If it happens, how do you plan to eat an elephant? Swallow at once, or piece by piece? It is the same that happened to the evolution of contracting in Application Management. This is not too far different from the contemporary IT outsourcing path which includes infrastructure management or transformation.
Historically application services have centered on external management of dedicated infrastructure elements, hosted primarily in house facilities. Initially organizations began with the outsourcing of custom applications, with business-critical need for support. As software and hardware technologies have evolved, breakthroughs in virtualization, remote infrastructure management, modular code development, and service-oriented architecture (SOA)–based architectural models have led to new outsourcing choices at both the infrastructure and application layers.
Availability of dedicated application instances for packaged software (e.g.,ERP, supply chain management, finance and accounting) or shared application instances (e.g., customer relationship management [CRM] and Business Intelligence tools )residing in shared environments is leading to growing adoption of hosted solutions.
These technology advancements are enabling organizations to gradually shift from traditional custom application management to proven standardized hosted offerings and in many cases, this is sourced from multiple service providers.
Power struggle in a multi sourced environment
Whenever a piece of application is being developed or maintained by more than a single person or a group of people, a number of issues arise. These issues in a multi-vendor demography are essentially the same as those in any other domain like Infrastructure Management or Client Computing. If we dissect the root causes in detail, it has been often found that the urge to work with the same interest or goal is missing.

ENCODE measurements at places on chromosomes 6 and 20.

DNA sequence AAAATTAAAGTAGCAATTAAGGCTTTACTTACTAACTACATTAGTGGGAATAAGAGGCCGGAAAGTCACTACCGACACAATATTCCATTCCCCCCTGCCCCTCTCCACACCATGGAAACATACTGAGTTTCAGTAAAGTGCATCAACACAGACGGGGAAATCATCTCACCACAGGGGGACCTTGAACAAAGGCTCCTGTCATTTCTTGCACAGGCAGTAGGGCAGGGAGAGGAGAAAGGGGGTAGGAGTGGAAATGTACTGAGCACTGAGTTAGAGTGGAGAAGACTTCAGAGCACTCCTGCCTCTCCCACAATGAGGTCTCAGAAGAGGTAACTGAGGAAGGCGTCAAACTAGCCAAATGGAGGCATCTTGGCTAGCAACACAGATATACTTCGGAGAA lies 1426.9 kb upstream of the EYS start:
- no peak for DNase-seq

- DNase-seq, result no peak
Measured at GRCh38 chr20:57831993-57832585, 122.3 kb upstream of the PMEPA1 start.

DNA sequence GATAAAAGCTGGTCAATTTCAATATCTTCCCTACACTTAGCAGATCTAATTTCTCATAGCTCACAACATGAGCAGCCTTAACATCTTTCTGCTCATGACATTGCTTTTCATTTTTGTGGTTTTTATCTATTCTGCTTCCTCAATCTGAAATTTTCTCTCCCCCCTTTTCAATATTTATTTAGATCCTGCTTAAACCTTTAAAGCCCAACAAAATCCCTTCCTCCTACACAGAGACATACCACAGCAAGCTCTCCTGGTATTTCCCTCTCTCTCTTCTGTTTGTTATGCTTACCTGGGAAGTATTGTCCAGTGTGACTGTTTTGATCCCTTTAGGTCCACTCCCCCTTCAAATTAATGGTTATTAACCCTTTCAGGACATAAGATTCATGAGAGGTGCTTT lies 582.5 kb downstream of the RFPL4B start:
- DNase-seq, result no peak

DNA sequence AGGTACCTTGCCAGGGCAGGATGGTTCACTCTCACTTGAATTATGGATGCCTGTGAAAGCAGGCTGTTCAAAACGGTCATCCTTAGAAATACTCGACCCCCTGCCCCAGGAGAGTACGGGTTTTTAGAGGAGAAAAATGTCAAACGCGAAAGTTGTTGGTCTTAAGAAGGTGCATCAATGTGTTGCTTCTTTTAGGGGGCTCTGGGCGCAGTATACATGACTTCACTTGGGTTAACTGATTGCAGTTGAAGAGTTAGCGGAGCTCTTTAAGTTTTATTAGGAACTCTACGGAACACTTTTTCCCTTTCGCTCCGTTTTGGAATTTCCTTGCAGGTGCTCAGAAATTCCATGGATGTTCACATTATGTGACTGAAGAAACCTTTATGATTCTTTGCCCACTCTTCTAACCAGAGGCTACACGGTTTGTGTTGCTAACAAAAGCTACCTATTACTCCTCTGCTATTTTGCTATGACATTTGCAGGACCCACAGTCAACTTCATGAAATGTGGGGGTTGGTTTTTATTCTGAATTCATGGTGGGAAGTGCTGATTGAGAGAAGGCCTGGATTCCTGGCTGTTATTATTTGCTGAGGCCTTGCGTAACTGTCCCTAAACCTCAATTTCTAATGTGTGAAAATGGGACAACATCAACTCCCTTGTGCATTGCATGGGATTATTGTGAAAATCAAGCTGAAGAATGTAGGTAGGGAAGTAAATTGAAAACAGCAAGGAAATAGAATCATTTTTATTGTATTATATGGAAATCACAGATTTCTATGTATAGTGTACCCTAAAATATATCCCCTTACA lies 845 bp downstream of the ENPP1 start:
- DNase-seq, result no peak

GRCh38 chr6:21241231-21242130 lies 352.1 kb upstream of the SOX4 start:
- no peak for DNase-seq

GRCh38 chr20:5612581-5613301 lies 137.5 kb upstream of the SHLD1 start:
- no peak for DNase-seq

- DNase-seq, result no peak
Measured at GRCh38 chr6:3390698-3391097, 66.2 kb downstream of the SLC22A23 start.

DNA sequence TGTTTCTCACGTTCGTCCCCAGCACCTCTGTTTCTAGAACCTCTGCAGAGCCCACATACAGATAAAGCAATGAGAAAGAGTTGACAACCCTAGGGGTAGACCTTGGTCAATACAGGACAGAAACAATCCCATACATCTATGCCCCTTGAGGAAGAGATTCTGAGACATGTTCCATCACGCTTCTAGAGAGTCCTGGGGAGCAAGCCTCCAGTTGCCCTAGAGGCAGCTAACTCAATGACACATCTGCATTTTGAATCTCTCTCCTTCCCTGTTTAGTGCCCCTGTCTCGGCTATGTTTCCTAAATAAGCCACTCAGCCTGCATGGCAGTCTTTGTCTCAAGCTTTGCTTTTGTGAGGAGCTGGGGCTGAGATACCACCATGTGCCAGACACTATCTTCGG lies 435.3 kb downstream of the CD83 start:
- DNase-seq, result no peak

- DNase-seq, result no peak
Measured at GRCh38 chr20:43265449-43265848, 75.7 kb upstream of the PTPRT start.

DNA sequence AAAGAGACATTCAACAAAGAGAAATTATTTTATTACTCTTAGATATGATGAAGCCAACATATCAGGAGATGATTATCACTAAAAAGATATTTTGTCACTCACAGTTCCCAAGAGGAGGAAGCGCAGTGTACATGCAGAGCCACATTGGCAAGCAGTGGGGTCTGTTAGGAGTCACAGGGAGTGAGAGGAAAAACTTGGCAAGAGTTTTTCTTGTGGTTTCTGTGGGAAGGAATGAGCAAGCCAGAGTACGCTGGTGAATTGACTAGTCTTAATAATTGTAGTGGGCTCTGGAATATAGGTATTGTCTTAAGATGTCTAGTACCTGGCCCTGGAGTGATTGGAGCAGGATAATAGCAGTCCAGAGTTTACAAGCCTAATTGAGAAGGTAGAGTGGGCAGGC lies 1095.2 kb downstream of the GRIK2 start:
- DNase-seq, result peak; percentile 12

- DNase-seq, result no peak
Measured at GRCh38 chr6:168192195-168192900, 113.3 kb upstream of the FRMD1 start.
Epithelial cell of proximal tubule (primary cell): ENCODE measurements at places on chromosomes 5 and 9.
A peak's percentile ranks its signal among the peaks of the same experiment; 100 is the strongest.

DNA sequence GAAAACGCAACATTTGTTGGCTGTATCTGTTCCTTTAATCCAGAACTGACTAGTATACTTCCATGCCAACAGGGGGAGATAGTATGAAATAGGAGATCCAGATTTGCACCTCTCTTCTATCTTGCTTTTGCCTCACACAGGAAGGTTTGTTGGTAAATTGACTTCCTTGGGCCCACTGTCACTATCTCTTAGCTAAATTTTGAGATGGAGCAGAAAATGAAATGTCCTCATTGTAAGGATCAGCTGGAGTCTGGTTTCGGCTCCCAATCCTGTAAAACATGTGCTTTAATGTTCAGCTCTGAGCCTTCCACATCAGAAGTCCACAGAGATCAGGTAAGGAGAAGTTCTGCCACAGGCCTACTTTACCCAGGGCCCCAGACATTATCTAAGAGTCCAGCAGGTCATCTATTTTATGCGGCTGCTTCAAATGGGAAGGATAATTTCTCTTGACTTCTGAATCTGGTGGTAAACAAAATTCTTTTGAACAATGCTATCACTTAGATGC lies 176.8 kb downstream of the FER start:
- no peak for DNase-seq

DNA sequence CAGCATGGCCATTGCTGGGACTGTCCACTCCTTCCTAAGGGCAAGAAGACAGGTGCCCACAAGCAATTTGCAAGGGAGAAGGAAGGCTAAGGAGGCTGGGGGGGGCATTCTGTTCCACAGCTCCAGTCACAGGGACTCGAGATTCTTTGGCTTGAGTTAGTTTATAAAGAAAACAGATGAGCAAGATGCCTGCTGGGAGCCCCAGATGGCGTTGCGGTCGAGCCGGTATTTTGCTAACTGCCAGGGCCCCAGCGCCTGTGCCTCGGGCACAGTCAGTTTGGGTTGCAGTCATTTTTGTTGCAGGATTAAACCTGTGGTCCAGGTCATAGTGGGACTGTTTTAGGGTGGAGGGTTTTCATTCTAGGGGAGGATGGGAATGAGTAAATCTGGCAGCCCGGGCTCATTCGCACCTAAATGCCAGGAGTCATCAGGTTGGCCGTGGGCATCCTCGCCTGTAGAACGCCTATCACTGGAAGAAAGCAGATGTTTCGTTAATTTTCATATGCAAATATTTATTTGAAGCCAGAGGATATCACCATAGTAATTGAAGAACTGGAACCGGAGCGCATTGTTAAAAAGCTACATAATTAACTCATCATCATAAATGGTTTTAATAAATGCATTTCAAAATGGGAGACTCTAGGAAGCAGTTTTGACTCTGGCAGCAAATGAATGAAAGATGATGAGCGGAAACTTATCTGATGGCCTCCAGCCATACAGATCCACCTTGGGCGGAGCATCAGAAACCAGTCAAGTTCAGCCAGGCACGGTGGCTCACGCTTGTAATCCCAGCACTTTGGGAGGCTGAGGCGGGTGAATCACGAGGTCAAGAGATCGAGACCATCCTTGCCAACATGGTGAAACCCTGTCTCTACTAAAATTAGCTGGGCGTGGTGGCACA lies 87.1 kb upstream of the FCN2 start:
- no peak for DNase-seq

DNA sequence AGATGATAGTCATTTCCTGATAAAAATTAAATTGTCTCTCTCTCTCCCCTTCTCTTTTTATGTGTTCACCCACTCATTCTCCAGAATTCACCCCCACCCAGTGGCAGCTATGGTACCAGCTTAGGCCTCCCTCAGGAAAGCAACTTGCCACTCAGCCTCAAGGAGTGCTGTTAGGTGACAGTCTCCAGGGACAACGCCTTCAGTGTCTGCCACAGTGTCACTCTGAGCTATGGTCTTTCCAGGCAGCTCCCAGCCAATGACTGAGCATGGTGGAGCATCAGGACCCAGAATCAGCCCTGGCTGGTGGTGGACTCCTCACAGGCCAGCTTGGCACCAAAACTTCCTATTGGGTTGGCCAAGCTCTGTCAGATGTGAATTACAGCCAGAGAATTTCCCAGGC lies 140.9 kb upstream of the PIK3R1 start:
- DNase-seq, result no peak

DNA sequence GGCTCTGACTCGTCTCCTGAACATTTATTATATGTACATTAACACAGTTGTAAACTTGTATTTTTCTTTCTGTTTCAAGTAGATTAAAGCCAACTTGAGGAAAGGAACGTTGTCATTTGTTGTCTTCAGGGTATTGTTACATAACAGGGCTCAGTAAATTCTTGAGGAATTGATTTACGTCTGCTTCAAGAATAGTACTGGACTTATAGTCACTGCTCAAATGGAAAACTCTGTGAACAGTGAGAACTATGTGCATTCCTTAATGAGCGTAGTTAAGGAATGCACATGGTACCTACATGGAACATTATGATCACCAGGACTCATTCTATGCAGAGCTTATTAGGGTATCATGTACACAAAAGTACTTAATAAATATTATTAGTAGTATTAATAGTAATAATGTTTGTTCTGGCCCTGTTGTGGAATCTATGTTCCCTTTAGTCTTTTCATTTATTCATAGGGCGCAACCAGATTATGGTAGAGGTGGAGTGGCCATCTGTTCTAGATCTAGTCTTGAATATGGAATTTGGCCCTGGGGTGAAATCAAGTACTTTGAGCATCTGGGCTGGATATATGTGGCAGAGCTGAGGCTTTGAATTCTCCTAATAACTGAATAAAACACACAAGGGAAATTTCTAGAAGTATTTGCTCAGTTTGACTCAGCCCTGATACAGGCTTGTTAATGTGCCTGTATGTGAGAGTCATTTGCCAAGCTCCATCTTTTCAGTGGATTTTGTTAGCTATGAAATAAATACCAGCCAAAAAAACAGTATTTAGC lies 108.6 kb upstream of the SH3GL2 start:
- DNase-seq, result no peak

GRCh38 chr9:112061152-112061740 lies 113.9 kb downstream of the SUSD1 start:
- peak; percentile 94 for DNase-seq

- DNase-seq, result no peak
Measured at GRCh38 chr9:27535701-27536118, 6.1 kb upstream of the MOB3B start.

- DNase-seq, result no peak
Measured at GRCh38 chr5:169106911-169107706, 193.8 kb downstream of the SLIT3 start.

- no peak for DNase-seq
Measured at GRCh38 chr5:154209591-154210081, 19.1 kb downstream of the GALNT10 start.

Inadequate Intellectual Property retention – The reason that service providers adopt and maintain multitude of documentation practices, results ‘ups’ and ‘downs’ the way intellectual property are created and stored in silos. At times, the fear of becoming ‘dispensable’ acts as a mental block for service providers to produce high quality documentation. The result is expending costlier management time to put things straight or accept the status quo with impaired capability to reuse intellectual property.
Perforated quality assurance – Leakage of bugs during enhancements or testing in application management is a result of inappropriate quality assurance. It exaggerates when Release Management involves several moving parts like one service provider being responsible for development and another for testing and a third one for deployment. Complexities in enhancements and bug fixes forces Change management to move from the role of ‘care taker’ to a ‘spectator’. The outcome is again expending costlier management effort to put things straight.